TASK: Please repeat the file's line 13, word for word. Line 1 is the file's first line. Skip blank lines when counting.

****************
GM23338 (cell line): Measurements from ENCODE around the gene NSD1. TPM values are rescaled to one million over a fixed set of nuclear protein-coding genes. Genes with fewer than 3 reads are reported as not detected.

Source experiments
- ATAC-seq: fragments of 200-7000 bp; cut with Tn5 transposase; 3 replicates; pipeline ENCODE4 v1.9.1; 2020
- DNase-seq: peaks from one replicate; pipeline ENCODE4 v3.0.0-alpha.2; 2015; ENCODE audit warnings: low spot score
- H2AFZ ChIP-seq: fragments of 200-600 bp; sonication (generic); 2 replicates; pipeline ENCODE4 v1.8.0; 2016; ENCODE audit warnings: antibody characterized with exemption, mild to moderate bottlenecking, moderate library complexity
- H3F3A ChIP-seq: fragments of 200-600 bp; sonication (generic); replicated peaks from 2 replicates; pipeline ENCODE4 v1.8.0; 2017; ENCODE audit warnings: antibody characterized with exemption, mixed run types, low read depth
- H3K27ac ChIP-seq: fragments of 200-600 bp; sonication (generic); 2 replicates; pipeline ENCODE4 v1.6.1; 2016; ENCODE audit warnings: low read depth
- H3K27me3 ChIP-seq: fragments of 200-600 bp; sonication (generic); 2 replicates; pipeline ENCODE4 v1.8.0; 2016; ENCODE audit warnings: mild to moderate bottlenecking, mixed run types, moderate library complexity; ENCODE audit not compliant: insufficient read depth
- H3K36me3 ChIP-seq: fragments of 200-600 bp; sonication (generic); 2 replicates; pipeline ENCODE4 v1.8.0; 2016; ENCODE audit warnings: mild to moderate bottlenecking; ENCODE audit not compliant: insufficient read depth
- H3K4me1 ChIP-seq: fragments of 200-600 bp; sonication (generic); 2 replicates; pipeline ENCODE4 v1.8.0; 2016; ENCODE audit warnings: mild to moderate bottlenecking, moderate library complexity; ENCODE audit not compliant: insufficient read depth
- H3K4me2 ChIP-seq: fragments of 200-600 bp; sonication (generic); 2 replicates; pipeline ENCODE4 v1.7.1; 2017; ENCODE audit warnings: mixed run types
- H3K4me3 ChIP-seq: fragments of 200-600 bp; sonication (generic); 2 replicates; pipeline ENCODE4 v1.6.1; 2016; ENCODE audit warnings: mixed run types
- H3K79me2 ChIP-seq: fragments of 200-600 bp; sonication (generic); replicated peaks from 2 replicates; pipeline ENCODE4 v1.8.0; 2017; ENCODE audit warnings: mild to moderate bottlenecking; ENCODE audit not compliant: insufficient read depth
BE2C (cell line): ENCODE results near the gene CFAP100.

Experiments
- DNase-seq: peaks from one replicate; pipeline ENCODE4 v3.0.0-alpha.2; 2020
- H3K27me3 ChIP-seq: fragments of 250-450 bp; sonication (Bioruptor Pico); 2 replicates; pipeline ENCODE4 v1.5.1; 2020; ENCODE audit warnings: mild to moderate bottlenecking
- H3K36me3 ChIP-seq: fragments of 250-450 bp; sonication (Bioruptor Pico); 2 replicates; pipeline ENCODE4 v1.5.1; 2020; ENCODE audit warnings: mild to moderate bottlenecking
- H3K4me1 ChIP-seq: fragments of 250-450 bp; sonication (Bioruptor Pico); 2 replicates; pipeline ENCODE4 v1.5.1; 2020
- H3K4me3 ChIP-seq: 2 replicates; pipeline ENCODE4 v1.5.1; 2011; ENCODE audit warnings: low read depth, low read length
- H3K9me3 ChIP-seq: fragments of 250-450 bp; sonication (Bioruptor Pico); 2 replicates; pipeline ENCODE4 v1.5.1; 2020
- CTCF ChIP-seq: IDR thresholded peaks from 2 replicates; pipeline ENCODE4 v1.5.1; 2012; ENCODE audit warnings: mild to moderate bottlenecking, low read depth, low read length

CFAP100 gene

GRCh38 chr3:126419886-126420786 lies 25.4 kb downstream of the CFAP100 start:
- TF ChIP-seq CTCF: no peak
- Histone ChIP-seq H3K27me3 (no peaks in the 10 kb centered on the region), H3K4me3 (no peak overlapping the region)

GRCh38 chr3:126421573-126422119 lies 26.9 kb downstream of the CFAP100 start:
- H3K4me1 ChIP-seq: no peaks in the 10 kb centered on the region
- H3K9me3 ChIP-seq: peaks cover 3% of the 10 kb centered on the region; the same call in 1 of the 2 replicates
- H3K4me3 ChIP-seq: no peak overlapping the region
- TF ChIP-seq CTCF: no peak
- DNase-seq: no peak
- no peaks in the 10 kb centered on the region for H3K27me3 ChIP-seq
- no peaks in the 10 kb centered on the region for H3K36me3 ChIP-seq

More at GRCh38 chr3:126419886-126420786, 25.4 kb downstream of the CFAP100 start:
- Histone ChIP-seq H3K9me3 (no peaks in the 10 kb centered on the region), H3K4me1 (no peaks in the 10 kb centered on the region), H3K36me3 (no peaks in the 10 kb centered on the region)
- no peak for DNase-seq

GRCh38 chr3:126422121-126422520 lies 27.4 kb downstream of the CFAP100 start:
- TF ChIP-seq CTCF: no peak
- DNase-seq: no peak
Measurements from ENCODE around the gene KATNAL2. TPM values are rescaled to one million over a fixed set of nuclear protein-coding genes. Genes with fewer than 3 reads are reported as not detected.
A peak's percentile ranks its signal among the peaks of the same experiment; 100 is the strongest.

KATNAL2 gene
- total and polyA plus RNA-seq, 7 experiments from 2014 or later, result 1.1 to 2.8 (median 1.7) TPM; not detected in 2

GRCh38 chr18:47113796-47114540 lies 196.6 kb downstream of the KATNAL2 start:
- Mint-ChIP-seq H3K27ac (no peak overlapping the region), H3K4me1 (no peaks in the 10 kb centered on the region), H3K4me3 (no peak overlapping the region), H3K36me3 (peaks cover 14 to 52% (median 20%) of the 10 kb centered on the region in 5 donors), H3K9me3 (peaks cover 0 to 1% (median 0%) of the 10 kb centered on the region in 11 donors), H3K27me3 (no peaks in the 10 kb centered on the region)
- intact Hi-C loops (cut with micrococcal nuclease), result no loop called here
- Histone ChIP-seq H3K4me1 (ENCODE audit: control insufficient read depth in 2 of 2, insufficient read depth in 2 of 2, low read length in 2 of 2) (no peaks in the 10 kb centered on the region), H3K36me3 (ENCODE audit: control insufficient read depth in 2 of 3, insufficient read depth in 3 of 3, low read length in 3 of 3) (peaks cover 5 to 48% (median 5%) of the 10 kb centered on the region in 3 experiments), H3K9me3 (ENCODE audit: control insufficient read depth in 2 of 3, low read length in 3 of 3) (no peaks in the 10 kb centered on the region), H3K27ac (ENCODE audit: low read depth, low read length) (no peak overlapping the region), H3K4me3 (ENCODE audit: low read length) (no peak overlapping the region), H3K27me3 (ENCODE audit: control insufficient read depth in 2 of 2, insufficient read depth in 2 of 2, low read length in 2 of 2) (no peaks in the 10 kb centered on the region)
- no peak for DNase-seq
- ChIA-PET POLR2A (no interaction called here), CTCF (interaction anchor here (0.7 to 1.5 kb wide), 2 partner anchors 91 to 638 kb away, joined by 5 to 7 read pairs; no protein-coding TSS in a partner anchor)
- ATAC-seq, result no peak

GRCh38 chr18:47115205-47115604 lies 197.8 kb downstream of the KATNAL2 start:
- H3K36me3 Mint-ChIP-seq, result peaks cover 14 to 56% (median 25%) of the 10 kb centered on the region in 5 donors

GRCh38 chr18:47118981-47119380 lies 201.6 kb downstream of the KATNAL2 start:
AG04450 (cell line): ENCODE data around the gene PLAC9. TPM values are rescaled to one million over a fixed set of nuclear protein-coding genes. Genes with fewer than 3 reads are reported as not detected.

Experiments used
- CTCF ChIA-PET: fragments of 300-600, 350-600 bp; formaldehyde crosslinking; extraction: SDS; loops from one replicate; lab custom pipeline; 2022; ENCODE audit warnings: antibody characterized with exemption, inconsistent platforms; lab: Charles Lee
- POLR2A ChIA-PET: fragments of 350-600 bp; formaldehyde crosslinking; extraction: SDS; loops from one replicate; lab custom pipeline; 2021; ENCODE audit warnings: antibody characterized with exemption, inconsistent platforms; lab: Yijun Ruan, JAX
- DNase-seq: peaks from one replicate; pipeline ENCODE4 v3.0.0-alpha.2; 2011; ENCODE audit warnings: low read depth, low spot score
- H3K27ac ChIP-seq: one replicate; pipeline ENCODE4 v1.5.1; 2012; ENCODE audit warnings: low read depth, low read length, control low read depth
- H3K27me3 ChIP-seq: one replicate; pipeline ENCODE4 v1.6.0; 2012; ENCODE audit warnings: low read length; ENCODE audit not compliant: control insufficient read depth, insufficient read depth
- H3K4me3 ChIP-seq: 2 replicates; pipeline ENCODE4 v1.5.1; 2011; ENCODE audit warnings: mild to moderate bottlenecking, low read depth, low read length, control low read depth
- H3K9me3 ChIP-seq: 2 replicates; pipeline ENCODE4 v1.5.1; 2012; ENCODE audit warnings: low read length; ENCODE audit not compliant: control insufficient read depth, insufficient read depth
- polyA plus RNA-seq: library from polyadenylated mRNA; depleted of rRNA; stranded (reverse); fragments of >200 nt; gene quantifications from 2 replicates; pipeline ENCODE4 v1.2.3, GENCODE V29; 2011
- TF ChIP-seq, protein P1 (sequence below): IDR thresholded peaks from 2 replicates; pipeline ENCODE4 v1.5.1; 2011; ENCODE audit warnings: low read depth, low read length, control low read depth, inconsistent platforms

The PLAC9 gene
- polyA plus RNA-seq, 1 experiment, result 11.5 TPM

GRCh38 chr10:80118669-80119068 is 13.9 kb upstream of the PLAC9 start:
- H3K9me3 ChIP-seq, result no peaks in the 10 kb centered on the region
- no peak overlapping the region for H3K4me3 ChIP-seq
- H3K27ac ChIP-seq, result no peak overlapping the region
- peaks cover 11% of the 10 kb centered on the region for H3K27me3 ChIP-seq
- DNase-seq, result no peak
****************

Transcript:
- H3K79me2 ChIP-seq: fragments of 200-600 bp; sonication (generic); replicated peaks from 2 replicates; pipeline ENCODE4 v1.8.0; 2017; ENCODE audit warnings: mild to moderate bottlenecking; ENCODE audit not compliant: insufficient read depth